For those who have difficulty accessing the Internet, Avera also offers vaccination scheduling via its hotline, which, according to Healy, has been freed up significantly since the website was updated to allow for scheduling online.
Healy also encourages individuals in Priority Groups A-E who did not receive a vaccine to schedule an appointment.
“Maybe they’ve changed their mind, maybe it’s a new job and they weren’t eligible before, maybe they got monoclonal antibodies and they had to wait 90 days, and now their 90 days are up,” she said. “We’ve had a very good response to that online scheduling of appointments, because it’s just so much more convenient for people.”
When considering vaccination for oneself or an eligible child, people should realize that no steps were skipped in the clinical trials to rush the vaccines through to approval process, she said.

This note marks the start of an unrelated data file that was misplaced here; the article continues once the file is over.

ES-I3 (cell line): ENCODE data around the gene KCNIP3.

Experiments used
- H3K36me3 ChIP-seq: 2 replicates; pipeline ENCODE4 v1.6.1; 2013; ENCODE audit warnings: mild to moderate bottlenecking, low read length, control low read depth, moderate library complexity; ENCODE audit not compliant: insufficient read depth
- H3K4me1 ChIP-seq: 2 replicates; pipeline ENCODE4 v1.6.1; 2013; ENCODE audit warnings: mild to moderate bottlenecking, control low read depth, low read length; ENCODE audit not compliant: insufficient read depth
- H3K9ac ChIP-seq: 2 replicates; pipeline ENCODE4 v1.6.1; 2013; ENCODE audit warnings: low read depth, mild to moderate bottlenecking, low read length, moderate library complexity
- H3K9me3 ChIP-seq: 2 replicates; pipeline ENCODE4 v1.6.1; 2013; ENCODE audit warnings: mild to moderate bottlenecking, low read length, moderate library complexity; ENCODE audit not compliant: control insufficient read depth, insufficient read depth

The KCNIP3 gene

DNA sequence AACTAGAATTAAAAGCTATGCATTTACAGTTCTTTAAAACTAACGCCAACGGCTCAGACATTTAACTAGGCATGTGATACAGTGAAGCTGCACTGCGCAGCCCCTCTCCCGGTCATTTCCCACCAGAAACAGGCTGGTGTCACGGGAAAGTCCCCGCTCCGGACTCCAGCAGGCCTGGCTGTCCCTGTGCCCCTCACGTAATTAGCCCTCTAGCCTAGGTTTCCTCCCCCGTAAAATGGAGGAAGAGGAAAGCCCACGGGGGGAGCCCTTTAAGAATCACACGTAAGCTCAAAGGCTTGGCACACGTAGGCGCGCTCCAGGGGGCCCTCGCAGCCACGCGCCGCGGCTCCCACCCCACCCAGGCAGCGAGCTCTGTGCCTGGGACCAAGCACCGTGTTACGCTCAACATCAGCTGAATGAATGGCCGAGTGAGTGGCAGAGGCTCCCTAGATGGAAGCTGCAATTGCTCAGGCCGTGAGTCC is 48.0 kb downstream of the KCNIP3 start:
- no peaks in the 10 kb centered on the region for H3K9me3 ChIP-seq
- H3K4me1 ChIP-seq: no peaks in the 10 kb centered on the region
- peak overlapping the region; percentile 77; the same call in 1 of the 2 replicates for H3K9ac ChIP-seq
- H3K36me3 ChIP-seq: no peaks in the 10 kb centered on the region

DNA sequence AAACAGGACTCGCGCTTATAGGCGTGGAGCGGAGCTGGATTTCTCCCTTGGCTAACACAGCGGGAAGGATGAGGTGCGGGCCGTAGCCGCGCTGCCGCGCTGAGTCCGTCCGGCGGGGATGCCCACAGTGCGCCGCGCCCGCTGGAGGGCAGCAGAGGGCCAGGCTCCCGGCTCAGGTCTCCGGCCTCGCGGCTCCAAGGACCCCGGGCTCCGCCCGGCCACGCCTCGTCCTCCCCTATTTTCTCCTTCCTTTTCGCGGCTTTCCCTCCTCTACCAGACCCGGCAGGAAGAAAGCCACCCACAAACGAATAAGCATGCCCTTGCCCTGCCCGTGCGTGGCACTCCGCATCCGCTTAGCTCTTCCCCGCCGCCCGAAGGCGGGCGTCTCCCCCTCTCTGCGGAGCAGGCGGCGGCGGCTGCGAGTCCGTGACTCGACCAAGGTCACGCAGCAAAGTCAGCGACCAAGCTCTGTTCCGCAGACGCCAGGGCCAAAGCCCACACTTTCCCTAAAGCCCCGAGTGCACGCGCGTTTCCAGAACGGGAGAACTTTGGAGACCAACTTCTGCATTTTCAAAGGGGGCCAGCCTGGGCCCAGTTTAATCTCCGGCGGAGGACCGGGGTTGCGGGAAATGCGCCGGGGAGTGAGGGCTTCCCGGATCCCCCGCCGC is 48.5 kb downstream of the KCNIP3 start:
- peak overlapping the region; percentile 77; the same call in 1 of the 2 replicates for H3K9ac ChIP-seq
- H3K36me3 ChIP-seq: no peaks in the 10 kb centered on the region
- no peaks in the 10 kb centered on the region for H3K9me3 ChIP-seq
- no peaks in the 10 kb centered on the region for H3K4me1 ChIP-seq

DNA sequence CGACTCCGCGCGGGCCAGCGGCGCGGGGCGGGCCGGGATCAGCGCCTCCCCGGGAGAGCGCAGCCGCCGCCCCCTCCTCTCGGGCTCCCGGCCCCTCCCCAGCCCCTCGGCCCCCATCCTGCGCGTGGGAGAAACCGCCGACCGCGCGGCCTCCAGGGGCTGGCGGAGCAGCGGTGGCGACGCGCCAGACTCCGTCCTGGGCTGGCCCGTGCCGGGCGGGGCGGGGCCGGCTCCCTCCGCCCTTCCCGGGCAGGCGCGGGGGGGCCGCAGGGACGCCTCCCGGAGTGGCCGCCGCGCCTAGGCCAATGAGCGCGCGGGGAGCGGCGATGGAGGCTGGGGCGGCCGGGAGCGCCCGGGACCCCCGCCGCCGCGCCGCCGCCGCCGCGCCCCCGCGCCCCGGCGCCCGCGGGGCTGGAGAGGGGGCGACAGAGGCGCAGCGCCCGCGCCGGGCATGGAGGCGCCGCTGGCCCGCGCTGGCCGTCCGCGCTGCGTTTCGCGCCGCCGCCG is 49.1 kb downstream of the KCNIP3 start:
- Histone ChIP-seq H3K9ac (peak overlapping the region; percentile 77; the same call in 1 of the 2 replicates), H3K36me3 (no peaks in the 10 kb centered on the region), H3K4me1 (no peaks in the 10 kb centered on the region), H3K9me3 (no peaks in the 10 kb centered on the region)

“In the U.S. alone, we have given 169 million doses of the COVID vaccine and there have been no red flags about major complications, so we know these vaccines are safe,” Healy said. “If a parent and a child 16 or older choose to get the vaccines, I think that that will only add to our community’s herd immunity, because herd immunity is completed by mass vaccinations.”
Also, the vaccines are shown to offer protection against the COVID variants, which, she notes, are already in South Dakota.
“You very well may have had a COVID infection or your child may have had a COVID infection last fall and done just fine,” Healy said. “Being vaccinated helps very much lower your risk for severe complications from one of those variants.”
At this time, vaccines are known to be effective for at least six months, but researchers are continuing to monitor individuals from the clinical trials to determine when another dose would be needed and whether there are any adverse after-effects of the vaccine, Healy said.
“These clinical trials found that there were no serious safety concerns through up to six months following that second dose,” she said.